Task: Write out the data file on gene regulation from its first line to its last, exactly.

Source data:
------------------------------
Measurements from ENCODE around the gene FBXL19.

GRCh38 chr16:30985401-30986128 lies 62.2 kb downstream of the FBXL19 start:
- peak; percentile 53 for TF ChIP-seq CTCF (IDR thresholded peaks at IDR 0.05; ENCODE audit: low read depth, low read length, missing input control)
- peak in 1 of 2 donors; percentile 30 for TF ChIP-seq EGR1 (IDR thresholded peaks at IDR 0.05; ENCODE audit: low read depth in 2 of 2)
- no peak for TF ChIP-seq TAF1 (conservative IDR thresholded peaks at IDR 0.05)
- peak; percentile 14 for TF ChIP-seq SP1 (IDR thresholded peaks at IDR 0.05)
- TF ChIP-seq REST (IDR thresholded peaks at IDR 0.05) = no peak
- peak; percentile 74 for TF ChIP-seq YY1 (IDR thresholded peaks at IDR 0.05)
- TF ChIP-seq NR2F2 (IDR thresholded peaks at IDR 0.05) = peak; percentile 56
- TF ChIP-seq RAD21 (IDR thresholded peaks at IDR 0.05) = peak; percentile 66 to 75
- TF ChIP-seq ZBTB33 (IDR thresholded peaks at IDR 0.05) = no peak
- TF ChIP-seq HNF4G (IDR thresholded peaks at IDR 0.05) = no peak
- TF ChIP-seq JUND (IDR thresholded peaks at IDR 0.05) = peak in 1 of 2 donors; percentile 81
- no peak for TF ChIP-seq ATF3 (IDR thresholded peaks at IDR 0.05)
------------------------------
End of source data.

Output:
Measurements from ENCODE around the gene FBXL19.

GRCh38 chr16:30985401-30986128 lies 62.2 kb downstream of the FBXL19 start:
- peak; percentile 53 for TF ChIP-seq CTCF (IDR thresholded peaks at IDR 0.05; ENCODE audit: low read depth, low read length, missing input control)
- peak in 1 of 2 donors; percentile 30 for TF ChIP-seq EGR1 (IDR thresholded peaks at IDR 0.05; ENCODE audit: low read depth in 2 of 2)
- no peak for TF ChIP-seq TAF1 (conservative IDR thresholded peaks at IDR 0.05)
- peak; percentile 14 for TF ChIP-seq SP1 (IDR thresholded peaks at IDR 0.05)
- TF ChIP-seq REST (IDR thresholded peaks at IDR 0.05) = no peak
- peak; percentile 74 for TF ChIP-seq YY1 (IDR thresholded peaks at IDR 0.05)
- TF ChIP-seq NR2F2 (IDR thresholded peaks at IDR 0.05) = peak; percentile 56
- TF ChIP-seq RAD21 (IDR thresholded peaks at IDR 0.05) = peak; percentile 66 to 75
- TF ChIP-seq ZBTB33 (IDR thresholded peaks at IDR 0.05) = no peak
- TF ChIP-seq HNF4G (IDR thresholded peaks at IDR 0.05) = no peak
- TF ChIP-seq JUND (IDR thresholded peaks at IDR 0.05) = peak in 1 of 2 donors; percentile 81
- no peak for TF ChIP-seq ATF3 (IDR thresholded peaks at IDR 0.05)